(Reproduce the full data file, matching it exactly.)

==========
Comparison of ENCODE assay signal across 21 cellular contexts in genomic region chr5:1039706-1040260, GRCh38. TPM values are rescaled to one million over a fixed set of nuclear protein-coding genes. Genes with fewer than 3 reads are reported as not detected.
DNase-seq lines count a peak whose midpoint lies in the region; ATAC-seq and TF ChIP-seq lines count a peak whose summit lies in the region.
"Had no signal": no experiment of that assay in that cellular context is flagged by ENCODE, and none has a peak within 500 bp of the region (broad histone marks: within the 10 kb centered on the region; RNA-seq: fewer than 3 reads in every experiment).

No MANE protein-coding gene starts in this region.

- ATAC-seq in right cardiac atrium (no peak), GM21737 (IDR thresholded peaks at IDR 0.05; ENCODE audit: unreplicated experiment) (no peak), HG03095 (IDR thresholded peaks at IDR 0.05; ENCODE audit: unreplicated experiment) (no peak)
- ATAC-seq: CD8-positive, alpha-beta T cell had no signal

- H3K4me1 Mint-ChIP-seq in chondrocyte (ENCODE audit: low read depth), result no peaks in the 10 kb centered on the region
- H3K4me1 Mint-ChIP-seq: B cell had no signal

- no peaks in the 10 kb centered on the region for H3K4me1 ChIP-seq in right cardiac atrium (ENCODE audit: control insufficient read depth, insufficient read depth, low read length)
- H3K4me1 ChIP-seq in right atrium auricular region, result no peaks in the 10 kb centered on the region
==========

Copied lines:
Comparison of ENCODE assay signal across 21 cellular contexts in genomic region chr5:1039706-1040260, GRCh38. TPM values are rescaled to one million over a fixed set of nuclear protein-coding genes. Genes with fewer than 3 reads are reported as not detected.
DNase-seq lines count a peak whose midpoint lies in the region; ATAC-seq and TF ChIP-seq lines count a peak whose summit lies in the region.
"Had no signal": no experiment of that assay in that cellular context is flagged by ENCODE, and none has a peak within 500 bp of the region (broad histone marks: within the 10 kb centered on the region; RNA-seq: fewer than 3 reads in every experiment).

No MANE protein-coding gene starts in this region.

- ATAC-seq in right cardiac atrium (no peak), GM21737 (IDR thresholded peaks at IDR 0.05; ENCODE audit: unreplicated experiment) (no peak), HG03095 (IDR thresholded peaks at IDR 0.05; ENCODE audit: unreplicated experiment) (no peak)
- ATAC-seq: CD8-positive, alpha-beta T cell had no signal

- H3K4me1 Mint-ChIP-seq in chondrocyte (ENCODE audit: low read depth), result no peaks in the 10 kb centered on the region
- H3K4me1 Mint-ChIP-seq: B cell had no signal

- no peaks in the 10 kb centered on the region for H3K4me1 ChIP-seq in right cardiac atrium (ENCODE audit: control insufficient read depth, insufficient read depth, low read length)
- H3K4me1 ChIP-seq in right atrium auricular region, result no peaks in the 10 kb centered on the region